December 22, 2005
The Squid and the Whale (R)
by Amy Diaz
kids in mid-1980s Brooklyn take their parents’ divorce extremely hard in
the awkwardly charming family dramady The Squid and the Whale, a film
written and directed by Noah Baumbach — cowriter of The Life Aquatic
with Steve Zissou and writer and director of 1995’s Kicking and
Baumbach has a real feel for language and how it allies and separates
people. In Kicking and Screaming, a story about post-college confusion,
it is observed by the girlfriend of one of a group of guys who continue
to hang out with each other after college that they all talk they same.
She’s right — it’s their own secret language of over-educated,
ambitionless floundering, of using irony to mask fear. For a while at
least, it keeps them safe. In The Squid and the Whale, language helps to
cement the bond between 16-year-old Walt Berkman (Jesse Eisenberg) and
his father Bernard (Jeff Daniels). Bernard is a bloviating literature
professor, still terribly impressed with himself even though his star
(he wrote novels, none of which has been published for a while) is
fading. He is tremendously fond of talking about the “dense” nature of
literature (The Great Gatsby and David Copperfield, but not A Tale of
Two Cities, which he deems a work of “minor Dickens”). Walt regurgitates
his father’s inanities in a similarly desperate attempt to impress.
to establish his superiority to the mere morals, the philistines as his
father calls them, who aren’t nearly intellectual enough. Both Bernard
and Walt, without saying so directly, seem to count their wife and
mother Joan (Laura Linney) as one of these lesser beings. She has a
story published in a literary journal but Walt assures his younger
brother Frank (Owen Kline) that Dad is the better writer. Bernard,
though he can’t get published, is indignant when his wife doesn’t take
as gospel his notes on her work.
isn’t at all shocking (not to us, not to Walt and Frank) that they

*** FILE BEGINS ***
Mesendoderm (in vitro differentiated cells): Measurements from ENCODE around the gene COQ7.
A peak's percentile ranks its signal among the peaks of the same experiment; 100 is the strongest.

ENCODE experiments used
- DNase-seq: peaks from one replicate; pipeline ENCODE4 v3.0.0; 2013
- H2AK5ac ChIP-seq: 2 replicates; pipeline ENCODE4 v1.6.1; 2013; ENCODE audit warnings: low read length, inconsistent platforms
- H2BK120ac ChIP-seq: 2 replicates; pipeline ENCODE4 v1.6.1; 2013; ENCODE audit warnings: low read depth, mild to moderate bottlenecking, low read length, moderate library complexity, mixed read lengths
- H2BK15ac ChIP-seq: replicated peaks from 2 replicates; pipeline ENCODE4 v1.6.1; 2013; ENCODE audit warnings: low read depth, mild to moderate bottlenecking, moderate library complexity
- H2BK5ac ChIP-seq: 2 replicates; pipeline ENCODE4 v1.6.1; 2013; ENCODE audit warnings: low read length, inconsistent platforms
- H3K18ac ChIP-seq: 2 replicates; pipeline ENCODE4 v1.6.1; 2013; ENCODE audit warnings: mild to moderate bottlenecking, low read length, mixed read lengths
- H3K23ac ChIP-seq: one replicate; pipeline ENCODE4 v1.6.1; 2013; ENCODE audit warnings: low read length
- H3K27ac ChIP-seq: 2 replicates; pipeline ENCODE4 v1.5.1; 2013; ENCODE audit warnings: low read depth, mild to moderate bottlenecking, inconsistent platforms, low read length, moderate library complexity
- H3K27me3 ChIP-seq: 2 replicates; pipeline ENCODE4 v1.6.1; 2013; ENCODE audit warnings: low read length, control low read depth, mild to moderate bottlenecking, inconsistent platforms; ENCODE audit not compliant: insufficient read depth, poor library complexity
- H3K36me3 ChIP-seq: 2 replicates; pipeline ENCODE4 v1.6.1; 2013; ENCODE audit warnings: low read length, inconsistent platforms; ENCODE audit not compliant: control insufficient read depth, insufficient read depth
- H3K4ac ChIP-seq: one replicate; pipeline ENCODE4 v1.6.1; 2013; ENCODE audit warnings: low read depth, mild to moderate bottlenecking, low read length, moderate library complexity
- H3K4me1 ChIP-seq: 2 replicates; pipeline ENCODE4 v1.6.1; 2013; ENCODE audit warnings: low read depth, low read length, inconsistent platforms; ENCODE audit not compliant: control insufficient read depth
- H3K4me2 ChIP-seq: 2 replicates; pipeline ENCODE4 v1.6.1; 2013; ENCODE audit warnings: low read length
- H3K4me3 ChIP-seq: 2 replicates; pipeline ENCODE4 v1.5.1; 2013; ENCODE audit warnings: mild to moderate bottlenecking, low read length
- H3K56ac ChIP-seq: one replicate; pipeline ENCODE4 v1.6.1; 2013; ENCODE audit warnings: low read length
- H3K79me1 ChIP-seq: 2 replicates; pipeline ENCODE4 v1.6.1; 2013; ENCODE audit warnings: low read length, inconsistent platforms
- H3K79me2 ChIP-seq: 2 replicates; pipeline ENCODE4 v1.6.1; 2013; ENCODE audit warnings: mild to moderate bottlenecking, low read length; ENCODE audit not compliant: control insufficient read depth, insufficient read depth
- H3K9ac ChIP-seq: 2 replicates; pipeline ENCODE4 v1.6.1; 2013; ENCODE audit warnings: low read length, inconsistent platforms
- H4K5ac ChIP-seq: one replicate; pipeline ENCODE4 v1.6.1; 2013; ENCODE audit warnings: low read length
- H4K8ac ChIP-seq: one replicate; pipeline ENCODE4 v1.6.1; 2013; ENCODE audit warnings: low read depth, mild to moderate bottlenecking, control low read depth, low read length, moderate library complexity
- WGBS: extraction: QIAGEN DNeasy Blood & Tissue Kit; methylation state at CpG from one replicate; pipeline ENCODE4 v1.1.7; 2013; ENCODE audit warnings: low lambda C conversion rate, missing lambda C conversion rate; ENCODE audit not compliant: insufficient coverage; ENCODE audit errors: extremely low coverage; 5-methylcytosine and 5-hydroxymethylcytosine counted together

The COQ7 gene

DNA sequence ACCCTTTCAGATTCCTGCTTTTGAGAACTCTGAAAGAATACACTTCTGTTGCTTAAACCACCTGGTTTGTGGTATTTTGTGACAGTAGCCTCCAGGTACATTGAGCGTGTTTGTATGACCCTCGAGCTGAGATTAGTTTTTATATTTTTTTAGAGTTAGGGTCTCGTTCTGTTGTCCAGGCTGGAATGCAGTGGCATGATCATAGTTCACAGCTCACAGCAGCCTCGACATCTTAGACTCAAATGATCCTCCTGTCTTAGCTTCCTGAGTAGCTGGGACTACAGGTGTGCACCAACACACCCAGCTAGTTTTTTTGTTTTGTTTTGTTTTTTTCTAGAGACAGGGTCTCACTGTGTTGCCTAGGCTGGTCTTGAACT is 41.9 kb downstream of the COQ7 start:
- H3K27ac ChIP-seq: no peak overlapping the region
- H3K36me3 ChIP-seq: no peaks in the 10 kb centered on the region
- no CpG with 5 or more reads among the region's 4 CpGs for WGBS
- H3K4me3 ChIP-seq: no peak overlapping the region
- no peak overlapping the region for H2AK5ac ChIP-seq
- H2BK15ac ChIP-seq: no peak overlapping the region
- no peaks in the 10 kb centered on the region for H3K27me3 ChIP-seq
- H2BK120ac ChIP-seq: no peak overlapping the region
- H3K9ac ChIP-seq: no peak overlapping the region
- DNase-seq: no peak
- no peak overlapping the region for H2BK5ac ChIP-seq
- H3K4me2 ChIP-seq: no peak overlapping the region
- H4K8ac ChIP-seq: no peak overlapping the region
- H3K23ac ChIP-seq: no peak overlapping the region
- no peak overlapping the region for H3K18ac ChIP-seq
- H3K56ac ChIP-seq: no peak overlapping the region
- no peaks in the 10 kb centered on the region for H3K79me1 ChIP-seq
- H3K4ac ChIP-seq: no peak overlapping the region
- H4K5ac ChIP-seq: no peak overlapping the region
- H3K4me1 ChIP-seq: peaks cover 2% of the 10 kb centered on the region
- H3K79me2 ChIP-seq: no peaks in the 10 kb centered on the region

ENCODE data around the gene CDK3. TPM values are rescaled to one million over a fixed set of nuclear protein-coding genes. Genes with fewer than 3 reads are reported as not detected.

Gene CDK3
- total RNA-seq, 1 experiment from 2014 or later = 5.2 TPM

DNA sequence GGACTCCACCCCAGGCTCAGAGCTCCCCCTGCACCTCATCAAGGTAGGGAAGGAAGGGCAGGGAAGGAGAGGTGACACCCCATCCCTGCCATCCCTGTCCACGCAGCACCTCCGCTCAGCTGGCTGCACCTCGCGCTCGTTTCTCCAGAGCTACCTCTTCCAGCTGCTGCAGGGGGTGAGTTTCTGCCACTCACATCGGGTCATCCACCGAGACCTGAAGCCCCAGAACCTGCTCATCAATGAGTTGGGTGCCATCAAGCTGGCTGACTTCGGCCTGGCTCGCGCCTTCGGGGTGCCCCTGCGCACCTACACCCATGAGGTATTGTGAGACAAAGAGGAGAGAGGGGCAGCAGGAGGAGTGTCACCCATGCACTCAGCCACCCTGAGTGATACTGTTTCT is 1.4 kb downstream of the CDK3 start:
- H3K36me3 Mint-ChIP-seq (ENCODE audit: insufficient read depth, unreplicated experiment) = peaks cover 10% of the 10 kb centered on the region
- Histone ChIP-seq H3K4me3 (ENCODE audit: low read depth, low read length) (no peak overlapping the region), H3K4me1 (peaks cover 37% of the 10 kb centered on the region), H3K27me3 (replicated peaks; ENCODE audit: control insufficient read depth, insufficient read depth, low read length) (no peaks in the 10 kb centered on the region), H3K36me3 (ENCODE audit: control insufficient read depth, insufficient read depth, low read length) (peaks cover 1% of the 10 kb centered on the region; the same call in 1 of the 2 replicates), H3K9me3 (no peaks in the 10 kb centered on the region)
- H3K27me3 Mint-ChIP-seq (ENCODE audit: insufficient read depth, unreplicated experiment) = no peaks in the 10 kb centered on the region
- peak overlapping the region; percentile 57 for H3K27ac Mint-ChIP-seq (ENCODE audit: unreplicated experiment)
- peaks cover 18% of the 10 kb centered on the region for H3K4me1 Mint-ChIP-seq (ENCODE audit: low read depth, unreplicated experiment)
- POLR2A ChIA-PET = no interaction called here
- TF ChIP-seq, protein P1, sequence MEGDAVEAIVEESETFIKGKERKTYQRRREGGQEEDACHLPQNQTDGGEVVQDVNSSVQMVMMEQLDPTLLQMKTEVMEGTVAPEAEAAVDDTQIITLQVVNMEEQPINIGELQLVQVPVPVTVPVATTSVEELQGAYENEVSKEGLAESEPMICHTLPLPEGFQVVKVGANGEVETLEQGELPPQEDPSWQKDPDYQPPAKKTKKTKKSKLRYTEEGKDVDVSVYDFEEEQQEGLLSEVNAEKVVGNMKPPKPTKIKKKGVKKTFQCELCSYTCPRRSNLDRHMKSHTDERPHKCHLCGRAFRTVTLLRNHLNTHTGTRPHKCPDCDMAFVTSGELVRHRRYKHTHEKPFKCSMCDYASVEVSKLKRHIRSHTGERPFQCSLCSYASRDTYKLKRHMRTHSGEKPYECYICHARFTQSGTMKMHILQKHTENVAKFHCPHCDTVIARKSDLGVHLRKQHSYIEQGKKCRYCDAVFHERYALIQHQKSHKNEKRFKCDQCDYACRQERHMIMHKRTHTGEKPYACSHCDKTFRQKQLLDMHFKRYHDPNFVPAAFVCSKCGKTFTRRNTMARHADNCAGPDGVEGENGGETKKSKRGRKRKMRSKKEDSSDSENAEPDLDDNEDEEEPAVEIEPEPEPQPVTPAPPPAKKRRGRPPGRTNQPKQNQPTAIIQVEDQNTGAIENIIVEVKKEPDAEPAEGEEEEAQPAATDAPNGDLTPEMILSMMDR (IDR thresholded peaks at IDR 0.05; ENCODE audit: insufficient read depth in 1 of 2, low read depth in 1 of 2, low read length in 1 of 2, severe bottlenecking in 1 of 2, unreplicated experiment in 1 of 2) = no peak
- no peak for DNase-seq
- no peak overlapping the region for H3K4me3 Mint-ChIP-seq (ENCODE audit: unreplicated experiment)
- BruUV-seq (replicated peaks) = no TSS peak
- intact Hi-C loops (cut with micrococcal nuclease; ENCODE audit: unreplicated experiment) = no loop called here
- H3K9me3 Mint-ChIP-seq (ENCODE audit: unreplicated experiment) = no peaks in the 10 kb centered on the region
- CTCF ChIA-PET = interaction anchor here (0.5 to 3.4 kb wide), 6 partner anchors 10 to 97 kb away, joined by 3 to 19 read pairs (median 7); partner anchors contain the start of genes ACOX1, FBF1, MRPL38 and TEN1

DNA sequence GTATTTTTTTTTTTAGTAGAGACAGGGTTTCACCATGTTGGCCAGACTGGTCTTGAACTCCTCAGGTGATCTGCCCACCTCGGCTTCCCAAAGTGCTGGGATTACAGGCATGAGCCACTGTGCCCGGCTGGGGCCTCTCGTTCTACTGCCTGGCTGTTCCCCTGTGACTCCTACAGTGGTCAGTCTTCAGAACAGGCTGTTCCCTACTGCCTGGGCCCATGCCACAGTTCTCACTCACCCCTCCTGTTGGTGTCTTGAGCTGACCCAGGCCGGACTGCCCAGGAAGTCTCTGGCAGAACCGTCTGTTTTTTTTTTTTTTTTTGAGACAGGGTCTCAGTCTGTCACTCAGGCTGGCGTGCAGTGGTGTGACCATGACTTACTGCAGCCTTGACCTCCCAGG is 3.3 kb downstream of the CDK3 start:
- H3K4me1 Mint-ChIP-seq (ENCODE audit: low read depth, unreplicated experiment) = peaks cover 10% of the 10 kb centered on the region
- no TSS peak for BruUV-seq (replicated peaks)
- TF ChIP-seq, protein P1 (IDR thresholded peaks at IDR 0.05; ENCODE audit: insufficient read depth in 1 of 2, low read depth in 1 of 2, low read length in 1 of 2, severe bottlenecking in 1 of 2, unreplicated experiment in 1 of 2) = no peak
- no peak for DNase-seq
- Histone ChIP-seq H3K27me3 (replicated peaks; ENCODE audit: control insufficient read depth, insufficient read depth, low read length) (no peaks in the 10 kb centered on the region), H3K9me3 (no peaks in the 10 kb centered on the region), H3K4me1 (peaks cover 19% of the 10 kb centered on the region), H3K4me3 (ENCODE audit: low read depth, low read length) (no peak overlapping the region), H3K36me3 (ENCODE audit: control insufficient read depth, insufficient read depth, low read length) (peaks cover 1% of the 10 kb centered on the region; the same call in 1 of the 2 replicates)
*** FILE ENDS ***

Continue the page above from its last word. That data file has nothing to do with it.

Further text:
divorce. For reasons that have as much to do with Bernard’s control
issues as with his parental concern, the boys are shared between parents
via a ridiculously complicated joint-custody agreement. While Joan, the
instigator, more or less, of the divorce, seems to be enjoying her
freedom and a career that picks up steam, Bernard slips into a sort of
sad sack middle-aged-intellectual cliché. His house — which he claims is
on a street that is the “filet of the neighborhood” — is crumbling and
sparsely furnished. He starts the most pathetic kind of affair with his
teasing student Lili (Anna Paquin), a girl who also enchants Walt. And,
in his efforts to shore up the support of his oldest son, he seems
relatively dismissive of Frank, who sides more with his mother anyway.
addition to striking out against one of their parents (Walt yells at
Joan for her infidelity; Frank rather accurately pegs his father with a
string of highly imaginative swears), the boys both lurch extremely
awkwardly toward sexual awakening — Walt gets a girlfriend he then
spends time putting down in subtle ways (even though it is him,
ultimately, who is afraid of intimacy) and Frank, er, discovers himself.
The boys also act up at school and are even snotty to each other —
natural responses, really, to your world dissolving.
Squid and the Whale gives us a very genuine family — full of faults and
petty divides and a serious lack of understanding how to deal with each
other now that the habit of all living together had been broken. Both
Linney and Daniels do a superlative job of keeping their characters from
turning into cartoons and, even at their most selfish moments, allowing
us to see the flesh-and-blood people beneath the ridiculous mannerisms.
It’s the halting, uncertain quality of almost all their interactions
(often masked by a kind of defensive snottiness) that makes the movie
funny, and relatable, in a way that is both squirm-inducing and
reassuring. Without the syrup or the silliness of a movie like The
Family Stone, we can be relieved in the fact that, yes, all families are
this messed up.